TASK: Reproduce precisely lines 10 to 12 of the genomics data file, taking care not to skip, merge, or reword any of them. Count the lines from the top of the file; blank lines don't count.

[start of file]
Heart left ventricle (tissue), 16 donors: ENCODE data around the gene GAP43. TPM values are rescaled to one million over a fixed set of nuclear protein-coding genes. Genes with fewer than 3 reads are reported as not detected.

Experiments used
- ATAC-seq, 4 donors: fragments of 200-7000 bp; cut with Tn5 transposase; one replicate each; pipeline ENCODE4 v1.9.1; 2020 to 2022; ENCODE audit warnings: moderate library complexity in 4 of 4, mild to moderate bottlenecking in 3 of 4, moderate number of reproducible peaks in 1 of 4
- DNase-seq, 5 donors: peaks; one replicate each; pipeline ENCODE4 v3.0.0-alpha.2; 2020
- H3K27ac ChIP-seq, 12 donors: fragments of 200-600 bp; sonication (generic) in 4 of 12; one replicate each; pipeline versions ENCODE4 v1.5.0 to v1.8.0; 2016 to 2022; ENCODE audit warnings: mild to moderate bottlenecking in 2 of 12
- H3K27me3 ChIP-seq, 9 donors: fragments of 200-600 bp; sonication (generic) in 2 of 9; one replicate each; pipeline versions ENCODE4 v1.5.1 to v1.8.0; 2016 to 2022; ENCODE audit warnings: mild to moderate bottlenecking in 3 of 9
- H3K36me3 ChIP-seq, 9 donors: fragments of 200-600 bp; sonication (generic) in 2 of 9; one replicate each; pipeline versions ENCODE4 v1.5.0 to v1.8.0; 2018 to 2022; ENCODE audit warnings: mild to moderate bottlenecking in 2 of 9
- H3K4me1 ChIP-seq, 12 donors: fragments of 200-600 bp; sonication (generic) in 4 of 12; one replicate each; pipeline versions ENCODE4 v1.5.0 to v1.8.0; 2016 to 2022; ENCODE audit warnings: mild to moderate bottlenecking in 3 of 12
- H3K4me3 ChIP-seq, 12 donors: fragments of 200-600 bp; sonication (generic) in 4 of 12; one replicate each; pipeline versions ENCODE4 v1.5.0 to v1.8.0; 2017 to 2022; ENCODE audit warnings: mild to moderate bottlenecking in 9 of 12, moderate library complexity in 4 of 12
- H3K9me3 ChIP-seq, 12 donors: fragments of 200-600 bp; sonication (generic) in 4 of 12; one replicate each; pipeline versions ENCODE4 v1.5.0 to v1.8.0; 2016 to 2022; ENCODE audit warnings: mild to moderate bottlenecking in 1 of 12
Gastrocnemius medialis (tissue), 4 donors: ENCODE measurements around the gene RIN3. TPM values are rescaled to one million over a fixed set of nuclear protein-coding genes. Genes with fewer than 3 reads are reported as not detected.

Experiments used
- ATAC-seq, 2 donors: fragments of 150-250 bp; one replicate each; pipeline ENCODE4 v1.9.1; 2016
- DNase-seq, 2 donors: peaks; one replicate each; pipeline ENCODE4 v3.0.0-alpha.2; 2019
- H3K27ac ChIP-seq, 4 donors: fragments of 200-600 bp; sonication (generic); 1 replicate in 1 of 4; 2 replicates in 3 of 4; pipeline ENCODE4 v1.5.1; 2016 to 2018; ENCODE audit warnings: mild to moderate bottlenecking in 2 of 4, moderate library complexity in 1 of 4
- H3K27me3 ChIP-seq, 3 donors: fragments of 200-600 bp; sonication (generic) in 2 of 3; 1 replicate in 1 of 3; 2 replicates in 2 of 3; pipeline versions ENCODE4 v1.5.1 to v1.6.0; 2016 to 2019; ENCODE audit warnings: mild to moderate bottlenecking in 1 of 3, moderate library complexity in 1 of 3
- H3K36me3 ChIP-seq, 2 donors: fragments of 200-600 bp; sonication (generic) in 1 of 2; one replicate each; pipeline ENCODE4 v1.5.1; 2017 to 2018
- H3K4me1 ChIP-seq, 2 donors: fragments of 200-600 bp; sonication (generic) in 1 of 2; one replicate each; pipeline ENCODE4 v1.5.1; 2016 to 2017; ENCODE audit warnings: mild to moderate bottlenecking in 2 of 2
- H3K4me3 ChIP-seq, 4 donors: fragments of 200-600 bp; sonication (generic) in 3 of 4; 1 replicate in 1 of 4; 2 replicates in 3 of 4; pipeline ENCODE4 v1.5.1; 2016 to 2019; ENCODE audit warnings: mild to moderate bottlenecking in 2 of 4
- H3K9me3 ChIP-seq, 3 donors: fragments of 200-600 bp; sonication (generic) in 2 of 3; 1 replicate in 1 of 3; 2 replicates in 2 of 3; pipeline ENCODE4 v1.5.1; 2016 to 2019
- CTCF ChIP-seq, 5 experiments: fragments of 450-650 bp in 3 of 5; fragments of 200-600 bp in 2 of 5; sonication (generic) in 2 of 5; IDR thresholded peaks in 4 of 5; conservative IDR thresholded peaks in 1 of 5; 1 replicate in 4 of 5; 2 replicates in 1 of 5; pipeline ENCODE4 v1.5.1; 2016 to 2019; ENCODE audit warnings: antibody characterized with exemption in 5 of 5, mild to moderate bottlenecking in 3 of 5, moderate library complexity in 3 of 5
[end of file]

- H3K9me3 ChIP-seq, 12 donors: fragments of 200-600 bp; sonication (generic) in 4 of 12; one replicate each; pipeline versions ENCODE4 v1.5.0 to v1.8.0; 2016 to 2022; ENCODE audit warnings: mild to moderate bottlenecking in 1 of 12
Gastrocnemius medialis (tissue), 4 donors: ENCODE measurements around the gene RIN3. TPM values are rescaled to one million over a fixed set of nuclear protein-coding genes. Genes with fewer than 3 reads are reported as not detected.

Experiments used